And here we have the reason why this conversation is happening – the adults, especially Dumbledore, are trying to keep Harry in the dark. This is the plot-point that’s being set up. And that’s a fine plot-point, no problems there. But how is the plot served by Hermione and Ron just going along with it? The argument is over by the next chapter; it’s not setting up the idea that on top of Harry being in the dark, the adults are trying to isolate him from his friends or anything. Harry’s not really being abandoned by everyone in his life. Look, the next time it comes up, all is forgiven:
‘Harry’ll tell me and Hermione everything you say anyway!’ said Ron hotly. ‘Won’t – won’t you?’ he added uncertainly, meeting Harry’s eyes.
For a split second, Harry considered telling Ron that he wouldn’t tell him a single word, that he could try a taste of being kept in the dark and see how he liked it. But the nasty impulse vanished as they looked at each other.
‘Course I will,’ Harry said.
Ron and Hermione beamed.
This whole argument just isn’t consistent with what we know of the characters in past books, and it doesn’t help the main arch of this book’s plot, which focusses on the adults keeping secrets, not the teens.
The plot-point is perfectly serviceable, and continues throughout the book. The adults go to some really quite spectacular lengths to keep Harry from knowing things (and frankly, if they’d put this amount of effort in during Harry’s first year, I feel like The Philosopher’s Stone would have gone very differently!)
But why couldn’t Harry have arrived at Twelve Grimmauld Place to find Ron and Hermione at odds with the adults? Hermione admits that she considered there were ways to communicate other than owls. Ron’s family sent Harry a muggle letter last year and Ron himself has tried using a telephone before. Fred and George spend this year showing off the true potential of their inventions in both information gathering and diversionary tactics, can’t they have been found in league with Hermione and Ron to try and contact Harry without the adults’ interference? The plot wouldn’t be affected at all. Hermione later this year helps Harry contact Sirius, and sets up and maintains an illegal defence club, not to mention cursing the sign-up sheet to ruin the life of whoever breaks the secret to outsiders, so she doesn’t seem to be that changed from previous years in the long-run.
This whole thing exists to push the plot forward, and the established characters aren’t supporting it at all.
So what does a character-driven conflict look like?
Prisoner of Azkaban’s plot is I swear about one half argument between Harry-and Ron and Hermione. The whole conflict goes on and on and keeps going and it’s absolutely riveting the whole way through! Every time I read it, I’m completely hooked and I desperately want them to make up with each other, but I’m also fascinated by the many ways they are clashing. And this is because the whole thing is based on the characters’ established traits reacting with plot-based stimulus. The plot is affecting the characters and they are responding, but they aren’t becoming unrecognisable to serve the plot’s needs. Harry, Ron and Hermione are recognisably Harry, Ron and Hermione throughout.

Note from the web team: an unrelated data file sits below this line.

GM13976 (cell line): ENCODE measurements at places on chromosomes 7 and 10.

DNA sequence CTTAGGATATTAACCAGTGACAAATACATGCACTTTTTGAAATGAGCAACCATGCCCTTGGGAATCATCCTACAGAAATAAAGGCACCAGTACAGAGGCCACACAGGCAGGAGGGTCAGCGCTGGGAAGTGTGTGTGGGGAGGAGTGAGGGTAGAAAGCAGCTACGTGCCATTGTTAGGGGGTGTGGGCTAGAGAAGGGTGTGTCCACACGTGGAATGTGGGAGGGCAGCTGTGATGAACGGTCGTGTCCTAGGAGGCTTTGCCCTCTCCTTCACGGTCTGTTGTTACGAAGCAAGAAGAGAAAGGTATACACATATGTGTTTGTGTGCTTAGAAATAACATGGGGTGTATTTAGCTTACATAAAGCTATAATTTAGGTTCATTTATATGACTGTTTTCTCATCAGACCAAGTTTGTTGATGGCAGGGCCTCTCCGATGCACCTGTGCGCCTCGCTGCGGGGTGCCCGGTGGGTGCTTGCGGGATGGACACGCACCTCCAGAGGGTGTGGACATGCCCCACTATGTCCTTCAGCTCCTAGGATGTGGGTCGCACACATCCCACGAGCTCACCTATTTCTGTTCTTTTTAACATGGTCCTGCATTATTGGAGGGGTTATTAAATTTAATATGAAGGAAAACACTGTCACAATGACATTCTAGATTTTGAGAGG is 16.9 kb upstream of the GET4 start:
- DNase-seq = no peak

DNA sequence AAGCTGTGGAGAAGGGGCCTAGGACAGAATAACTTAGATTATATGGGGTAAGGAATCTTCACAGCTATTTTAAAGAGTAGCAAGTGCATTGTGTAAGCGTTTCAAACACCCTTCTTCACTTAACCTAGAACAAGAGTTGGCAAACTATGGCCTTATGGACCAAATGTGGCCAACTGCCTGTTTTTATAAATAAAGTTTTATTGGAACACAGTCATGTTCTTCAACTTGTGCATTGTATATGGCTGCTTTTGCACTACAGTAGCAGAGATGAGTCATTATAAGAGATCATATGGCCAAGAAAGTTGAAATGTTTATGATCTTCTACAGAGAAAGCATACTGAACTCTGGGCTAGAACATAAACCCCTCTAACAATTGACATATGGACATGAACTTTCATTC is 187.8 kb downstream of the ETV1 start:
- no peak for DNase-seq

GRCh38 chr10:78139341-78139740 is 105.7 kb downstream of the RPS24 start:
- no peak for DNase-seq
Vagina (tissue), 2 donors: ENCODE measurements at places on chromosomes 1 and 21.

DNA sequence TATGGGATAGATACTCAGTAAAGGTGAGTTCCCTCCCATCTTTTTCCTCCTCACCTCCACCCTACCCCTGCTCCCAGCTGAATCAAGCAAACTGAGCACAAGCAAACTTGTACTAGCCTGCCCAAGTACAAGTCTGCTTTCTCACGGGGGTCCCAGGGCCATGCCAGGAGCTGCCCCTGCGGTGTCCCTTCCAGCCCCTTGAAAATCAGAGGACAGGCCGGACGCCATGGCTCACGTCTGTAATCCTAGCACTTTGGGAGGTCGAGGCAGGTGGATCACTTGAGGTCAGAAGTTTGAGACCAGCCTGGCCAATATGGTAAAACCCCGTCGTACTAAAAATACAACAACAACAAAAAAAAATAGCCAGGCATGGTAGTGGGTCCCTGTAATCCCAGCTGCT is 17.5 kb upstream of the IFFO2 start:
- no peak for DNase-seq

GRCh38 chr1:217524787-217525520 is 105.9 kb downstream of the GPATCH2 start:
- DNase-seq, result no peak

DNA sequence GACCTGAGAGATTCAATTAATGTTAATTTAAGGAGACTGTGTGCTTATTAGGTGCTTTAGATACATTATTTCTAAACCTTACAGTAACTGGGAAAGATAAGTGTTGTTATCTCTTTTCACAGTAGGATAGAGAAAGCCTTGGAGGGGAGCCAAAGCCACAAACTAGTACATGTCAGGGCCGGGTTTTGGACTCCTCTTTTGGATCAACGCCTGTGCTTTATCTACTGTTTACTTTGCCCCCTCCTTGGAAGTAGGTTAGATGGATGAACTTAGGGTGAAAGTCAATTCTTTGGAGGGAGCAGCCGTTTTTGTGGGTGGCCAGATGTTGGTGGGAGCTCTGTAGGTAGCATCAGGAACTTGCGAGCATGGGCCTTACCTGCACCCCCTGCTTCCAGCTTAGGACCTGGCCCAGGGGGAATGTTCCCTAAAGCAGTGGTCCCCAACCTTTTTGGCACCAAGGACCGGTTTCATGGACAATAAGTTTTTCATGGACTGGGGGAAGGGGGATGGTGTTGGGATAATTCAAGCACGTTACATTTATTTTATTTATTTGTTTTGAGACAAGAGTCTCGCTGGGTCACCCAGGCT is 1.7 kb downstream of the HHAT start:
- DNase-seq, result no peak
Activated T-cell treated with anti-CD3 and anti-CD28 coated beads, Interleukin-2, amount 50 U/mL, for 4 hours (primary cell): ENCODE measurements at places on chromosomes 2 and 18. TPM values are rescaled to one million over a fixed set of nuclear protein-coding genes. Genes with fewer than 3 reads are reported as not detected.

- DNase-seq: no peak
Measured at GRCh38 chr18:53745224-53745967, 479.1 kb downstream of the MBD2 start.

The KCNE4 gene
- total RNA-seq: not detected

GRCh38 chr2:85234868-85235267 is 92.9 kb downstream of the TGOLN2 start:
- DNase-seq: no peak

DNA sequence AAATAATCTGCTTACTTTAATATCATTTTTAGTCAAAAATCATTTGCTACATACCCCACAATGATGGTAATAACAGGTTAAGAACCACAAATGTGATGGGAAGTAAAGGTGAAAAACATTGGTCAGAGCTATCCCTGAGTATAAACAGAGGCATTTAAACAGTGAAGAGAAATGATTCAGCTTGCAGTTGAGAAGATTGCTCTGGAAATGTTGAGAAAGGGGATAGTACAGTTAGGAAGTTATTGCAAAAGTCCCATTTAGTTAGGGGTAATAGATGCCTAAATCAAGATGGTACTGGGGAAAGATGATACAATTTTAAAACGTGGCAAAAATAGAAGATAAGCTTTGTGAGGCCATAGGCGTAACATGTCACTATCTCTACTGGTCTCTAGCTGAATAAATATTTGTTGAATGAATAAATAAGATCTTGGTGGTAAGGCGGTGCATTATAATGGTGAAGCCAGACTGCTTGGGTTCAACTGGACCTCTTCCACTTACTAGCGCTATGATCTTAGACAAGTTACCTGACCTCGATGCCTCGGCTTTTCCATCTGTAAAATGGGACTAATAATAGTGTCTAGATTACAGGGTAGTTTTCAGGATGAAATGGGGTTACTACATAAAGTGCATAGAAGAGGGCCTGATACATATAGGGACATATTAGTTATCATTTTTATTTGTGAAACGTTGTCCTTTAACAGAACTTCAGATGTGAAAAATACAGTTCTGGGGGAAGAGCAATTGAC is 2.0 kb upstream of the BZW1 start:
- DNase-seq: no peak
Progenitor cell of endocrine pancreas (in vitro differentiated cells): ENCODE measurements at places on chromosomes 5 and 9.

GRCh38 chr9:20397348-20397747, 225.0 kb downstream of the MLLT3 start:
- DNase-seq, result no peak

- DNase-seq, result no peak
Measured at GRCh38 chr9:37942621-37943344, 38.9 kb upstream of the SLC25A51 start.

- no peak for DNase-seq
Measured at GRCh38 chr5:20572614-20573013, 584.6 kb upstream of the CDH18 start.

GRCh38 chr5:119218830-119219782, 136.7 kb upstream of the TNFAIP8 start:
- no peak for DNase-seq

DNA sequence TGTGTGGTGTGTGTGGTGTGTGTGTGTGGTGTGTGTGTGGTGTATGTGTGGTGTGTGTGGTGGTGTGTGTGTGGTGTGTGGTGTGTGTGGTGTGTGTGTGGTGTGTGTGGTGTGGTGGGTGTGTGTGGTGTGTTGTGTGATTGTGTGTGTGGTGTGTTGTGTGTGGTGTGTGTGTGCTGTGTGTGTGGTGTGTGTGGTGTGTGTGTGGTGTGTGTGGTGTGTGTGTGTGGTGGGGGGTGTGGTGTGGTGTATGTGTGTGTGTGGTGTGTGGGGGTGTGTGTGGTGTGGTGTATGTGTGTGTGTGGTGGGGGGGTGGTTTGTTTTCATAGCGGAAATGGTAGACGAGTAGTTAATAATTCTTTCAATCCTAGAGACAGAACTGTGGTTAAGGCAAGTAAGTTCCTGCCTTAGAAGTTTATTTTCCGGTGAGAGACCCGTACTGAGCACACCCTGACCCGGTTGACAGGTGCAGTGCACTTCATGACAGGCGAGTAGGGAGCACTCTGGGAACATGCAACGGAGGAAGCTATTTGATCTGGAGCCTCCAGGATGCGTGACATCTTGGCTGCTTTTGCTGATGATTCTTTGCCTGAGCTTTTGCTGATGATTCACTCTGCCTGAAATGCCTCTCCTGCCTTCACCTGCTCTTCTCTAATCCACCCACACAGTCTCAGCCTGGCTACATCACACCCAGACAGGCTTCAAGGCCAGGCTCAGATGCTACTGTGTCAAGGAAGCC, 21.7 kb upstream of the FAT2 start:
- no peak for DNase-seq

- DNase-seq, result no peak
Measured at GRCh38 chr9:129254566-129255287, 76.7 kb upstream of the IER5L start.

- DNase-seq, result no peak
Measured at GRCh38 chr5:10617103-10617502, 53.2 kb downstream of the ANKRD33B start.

The argument is a superbly crafted work of art, I’m not even kidding. It’s got all these layers and it moves between peaks of anger and these valleys where everything calms down and you think it’s going to be fine soon, and then it gets kicked back into anger again. JK Rowling was absolutely on top form all through this book, and this argument is one of the things that makes it so great. There’s clearly been a lot of time and effort put into making it so good, and it really pays off.
I would argue that in fact the argument in The Prisoner of Azkaban is actually 2 or 2.5 separate arguments, but like all good writing, they all feed into each other, with the earlier one setting up some aspects of the later one, and the later one being made worse by the earlier one having happened. Untangling it for the purposes of analysis has been a nightmare, and I’ve focussed on two main themes that run throughout.
Friendship – An exercise in trust
The first argument, which I like to call The Firebolt Incident, is really Harry’s argument with Hermione. Ron doesn’t have that much of a role, except for backing Harry up. It kicks off when Harry, in need of a new broom, receives a brand new Firebolt for Christmas anonymously. Harry and Ron are excited but Hermione instantly has reservations:
‘Oh, Harry! Who sent you that?’
‘No idea,’ said Harry. ‘There wasn’t a card or anything with it.’
To his great surprise, Hermione did not appear either excited or intrigued by this news. On the contrary, her face fell, and she bit her lip.
‘What’s the matter with you?’ said Ron.
‘I don’t know,’ said Hermione slowly, ‘but it’s a bit odd, isn’t it? I mean, this is supposed to be quite a good broom, isn’t it?’
Ron sighed exasperatedly.
‘I’s the best broom there is, Hermione,’ he said.
‘So it must have been really expensive …’
‘Probably cost more than all the Slytherins’ brooms put together,’ said Ron happily.